Friday, September 6, 2013

Ritual in Transfigured Time (1946)

WHO: Maya Deren directed this.

WHAT: Coming as it does after her landmark psychodramas Meshes of the Afternoon and At Land, Ritual in Transfigured Time is still an under-appreciated Deren work. Acquarello describes the film's opening in her review:
an animated, approachable female figure (Maya Deren) alternately framed in high contrast against a pair of interchangeable doorways, beckons a seemingly naïve young dancer (Rita Christiani) into a large adjoining room to assist in an implied Sisyphean domestic ritual before being summoned by a striking, cosmopolitan figure (Anaïs Nin) awaiting in an opposite doorway.
WHERE/WHEN: 8PM tonight only at Oddball Films. Seating is limited, so it's best to RSVP by e-mailing or calling ahead at (415) 558-8117.

WHY: The cost of striking and renting 35mm prints is reaching ever-escalating heights. If the Pacific Film Archive 's upcoming complete Pasolini retrospective is being charged the same amounts a friend programming in another North American city mentioned he was quoted to screen some of the Marxist filmmaker's key works, there's no way they're making up the cost in ticket sales the old-fashioned capitalist way. It's no wonder that for-profit venues like the Castro are becoming more reliant on cheaper DCP technology to source their screening content (though its excellent September calendar is thankfully relatively light on repertory titles screening digitally).

As bleak as things might get for continued 35mm distribution, however, I'm optimistic that film-on-film exhibition will not die before audience demand for it does. Networks of archives and collectors who recognize the unique qualities of the film medium will continue the tradition of screening reels of films through mechanical projection equipment. The selection of titles may become more limited geographically, consisting more and more of titles that don't have to be shipped in heavy canisters for thousands of miles, but in a place like the Bay Area, with its many collectors and official and unofficial archives, the number of available titles will still be practically inexhaustible, as long as support from audiences encourages collaboration between local collectors and venues. As the organic food crowd has gravitated to the sustainability of the locavore movement so too can cinephiles encourage a community-based alternative movement to massive and costly distribution. It just needs a good name. Perhaps someone can think of something better than "parokinal" (my awkward mash-up of "parochial" and "kino").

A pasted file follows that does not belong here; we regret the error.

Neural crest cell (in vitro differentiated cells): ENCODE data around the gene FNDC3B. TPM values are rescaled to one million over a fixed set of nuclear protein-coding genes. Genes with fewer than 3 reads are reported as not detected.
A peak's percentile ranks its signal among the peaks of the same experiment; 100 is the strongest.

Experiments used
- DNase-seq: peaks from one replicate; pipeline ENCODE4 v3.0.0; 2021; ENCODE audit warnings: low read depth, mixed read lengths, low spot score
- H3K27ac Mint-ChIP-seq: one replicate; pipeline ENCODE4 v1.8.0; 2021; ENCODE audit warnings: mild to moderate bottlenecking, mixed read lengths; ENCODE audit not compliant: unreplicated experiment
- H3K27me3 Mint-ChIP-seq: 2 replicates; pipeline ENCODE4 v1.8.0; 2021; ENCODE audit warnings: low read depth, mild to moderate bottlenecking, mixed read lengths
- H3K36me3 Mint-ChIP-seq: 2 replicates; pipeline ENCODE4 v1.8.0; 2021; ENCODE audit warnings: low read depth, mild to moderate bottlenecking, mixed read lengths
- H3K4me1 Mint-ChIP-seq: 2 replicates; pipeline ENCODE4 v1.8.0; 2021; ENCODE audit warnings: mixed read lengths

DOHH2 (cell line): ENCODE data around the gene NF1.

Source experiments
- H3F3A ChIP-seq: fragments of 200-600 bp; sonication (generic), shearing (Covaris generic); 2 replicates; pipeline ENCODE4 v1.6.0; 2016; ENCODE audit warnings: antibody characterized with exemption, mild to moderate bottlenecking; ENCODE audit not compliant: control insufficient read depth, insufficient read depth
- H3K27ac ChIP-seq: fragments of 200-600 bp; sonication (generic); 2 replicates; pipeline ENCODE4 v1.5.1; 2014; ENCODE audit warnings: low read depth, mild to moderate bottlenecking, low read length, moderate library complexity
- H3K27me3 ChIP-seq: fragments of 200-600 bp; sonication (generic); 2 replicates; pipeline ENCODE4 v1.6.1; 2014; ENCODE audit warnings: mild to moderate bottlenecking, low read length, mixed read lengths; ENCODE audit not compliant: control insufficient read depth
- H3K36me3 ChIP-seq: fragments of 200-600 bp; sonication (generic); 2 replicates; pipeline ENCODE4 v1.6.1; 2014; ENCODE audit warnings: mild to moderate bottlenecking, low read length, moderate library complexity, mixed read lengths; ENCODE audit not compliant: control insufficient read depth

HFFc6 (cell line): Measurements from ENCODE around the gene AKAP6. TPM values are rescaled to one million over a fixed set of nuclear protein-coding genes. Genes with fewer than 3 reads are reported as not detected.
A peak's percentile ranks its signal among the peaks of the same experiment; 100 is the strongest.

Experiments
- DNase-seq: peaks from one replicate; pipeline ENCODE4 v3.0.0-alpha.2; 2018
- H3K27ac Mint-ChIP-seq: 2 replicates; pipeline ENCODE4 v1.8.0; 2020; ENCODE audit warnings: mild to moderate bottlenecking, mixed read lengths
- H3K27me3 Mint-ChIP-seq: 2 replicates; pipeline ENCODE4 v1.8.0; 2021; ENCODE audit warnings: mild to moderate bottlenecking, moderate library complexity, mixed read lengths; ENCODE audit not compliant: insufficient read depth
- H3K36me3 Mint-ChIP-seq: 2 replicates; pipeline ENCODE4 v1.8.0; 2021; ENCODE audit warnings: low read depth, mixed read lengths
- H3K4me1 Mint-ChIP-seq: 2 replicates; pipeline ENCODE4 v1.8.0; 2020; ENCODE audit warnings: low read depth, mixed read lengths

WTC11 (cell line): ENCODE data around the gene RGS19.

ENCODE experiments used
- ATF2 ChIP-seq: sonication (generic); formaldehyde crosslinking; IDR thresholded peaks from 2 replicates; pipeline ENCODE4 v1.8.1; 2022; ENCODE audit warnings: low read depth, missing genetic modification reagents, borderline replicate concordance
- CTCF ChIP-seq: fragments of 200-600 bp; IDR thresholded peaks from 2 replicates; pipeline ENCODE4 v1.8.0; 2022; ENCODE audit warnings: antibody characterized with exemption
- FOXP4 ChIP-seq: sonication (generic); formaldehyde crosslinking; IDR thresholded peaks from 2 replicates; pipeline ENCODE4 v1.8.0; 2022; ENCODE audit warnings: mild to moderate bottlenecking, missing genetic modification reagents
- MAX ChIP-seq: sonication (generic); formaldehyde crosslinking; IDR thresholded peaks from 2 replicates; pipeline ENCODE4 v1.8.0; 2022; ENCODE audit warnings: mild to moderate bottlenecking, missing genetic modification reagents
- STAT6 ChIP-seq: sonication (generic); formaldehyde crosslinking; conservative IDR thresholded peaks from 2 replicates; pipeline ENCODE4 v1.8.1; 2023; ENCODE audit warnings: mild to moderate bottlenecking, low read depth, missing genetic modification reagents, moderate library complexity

I don't know where the Vortex Room sourced its print of Car Crash last night, but I wouldn't be surprised if it was a local collector. Local collections also form the backbone of programming at both the Niles Essnaay Silent Film Museum in Fremont, CA (which has revealed its September Saturday night schedule, and, via pdf, all its other screenings through the end of October) and the Berkeley Underground Film Society. The Psychotronix Film Festival is giving film purists a rare chance to see 16mm projections at the New Parkway in Oakland this Sunday. Even the Pacific Film Archive sometimes supplements its 35mm programs with 16mm prints of varying provenance; the Wendell Corey series starting there tonight is mostly in 35mm, but includes one DCP presentation (Sorry, Wrong Number) and two 16mm shows (Anthony Mann's The Furies tomorrow night and series closing Elvis vehicle Loving You).

But in San Francisco, Oddball Films is the king of the "parokinal" universe. A vast 16mm archive stored in a Mission loft that also houses its director Stephen Parr, Oddball has been screening selections from its collection weekly for years. Tonight's program curated by Scotty Slade is both typically diverse and notably deep. Entitled "Aligning the Trance Particles", Slade's selection includes experimental films like Ritual In Transfigured Time and Pat O'Neill's 7632 as well as ethnographic documentations like the 1964 Pomo Shaman and even a prize-winning scientific film made by Carol Ballard (of  The Black Stallion and Never Cry Wolf fame) called Crystalization which captures imagery through an electron microscope. I'm planning to go. See you there?

HOW: If tradition holds, all the films in tonight's program including Ritual in Transfigured Time come from Oddball's collection of 16mm prints.

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